In scanning the marketing headlines this past week, it is clear to me a theme is emerging about how CMOs are viewing their evolving role and the need to think business first, and marketing second.
So what does that mean exactly? For HP CMO Antonio Lucio, it means that, “if you want a seat at the top table you need to demonstrate that your efforts are not just about building your brand but about building your business, otherwise you don’t matter.” Lucio was answering a question about the changing role of the CMO at an event hosted by The Economist at the Cannes Lions Festival.
I love that quote; it is a nod to a more holistic view of how CMOs and marketers can strengthen and even expand its purview beyond marketing and advertising. In many ways the CMO must take a business-first rather than a brand-first approach to ensure a seat at the management table. For Lucio, his job as CMO has four separate roles: “chief brand officer, driving capability as chief personal officer of the marketing function, working with other departments “to get shit done” as chief alignment officer and chief storyteller “ensuring everything is aligned to the brand”. Lucio is making the point that the easy road for CMOs to take is the shortest one that builds the brand but fails to take into account how the broader business is impacted.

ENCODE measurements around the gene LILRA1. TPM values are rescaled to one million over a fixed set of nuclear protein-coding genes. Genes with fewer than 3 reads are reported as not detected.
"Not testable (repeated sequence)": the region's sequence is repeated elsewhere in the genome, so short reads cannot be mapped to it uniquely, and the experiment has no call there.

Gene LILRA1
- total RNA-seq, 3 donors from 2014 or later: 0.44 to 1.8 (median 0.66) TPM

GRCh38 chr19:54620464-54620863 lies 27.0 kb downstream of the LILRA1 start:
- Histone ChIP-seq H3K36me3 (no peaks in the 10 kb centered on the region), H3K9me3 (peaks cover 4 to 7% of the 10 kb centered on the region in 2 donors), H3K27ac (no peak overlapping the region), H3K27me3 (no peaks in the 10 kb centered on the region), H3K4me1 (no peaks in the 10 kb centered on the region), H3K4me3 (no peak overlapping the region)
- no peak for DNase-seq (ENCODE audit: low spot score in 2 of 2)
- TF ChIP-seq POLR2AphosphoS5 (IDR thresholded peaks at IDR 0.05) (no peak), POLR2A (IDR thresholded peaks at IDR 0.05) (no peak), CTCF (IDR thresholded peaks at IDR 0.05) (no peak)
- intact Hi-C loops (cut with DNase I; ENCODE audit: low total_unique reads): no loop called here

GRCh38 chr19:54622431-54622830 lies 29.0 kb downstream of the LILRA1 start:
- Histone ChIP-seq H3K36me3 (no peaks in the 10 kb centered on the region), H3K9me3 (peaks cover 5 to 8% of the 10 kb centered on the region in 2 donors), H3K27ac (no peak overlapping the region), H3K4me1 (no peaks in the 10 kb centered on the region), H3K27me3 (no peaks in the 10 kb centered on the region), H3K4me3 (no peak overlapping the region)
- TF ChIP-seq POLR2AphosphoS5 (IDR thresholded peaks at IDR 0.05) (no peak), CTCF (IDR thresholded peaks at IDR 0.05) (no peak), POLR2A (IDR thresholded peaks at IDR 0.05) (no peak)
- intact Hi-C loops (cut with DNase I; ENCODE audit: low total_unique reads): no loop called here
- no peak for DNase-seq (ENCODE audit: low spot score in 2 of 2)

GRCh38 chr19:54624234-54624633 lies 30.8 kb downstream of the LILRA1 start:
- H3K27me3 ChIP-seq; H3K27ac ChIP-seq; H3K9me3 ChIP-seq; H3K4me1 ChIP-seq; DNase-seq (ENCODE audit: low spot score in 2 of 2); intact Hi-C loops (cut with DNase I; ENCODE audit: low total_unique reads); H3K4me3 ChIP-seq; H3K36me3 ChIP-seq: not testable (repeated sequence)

At the Cannes Lions Festival event, fellow speaker Syl Saller, CMO of Diageo, further supported this perspective by adding that CMOs are always tempted to pursue short term thinking at the expense of a longer-term perspective that includes a “strong vision of the future”.
In a separate article by CNBC.com writer Lucy Handley, Lucio’s comments at the event were once again highlighted: “”The CMO needs to be a business person and a marketer second. If you don’t have a seat at the business table, you really don’t matter. (You must) demonstrate that your efforts are not only building the brand but are building the business.”
CMOs have seen a number of factors disrupt their organizational roles and purviews in recent years, ranging from data analytics tools enabling more precise decision making to the increasingly digital customer journey. All of this does impact how CMOs communicate the brand to target audiences, but also offers an even greater opportunity to positively impact the long-term prospects of the business. In fact Forbes, which recently released its 2017 list of the world’s most influential chief marketing officers, noted that business impact was a key filter in ranking top CMOs this year.
As CMOs “increasingly assume responsibility for driving not just brand but business growth, they have an unprecedented opportunity to affect revenue and customer experience,” notes the Forbes summary. As a result, they’re not only gaining influence within their companies and with top management and boards; they’re “becoming more visible and accessible corporate leaders outside of their organizations,” in part through their “personal brands.”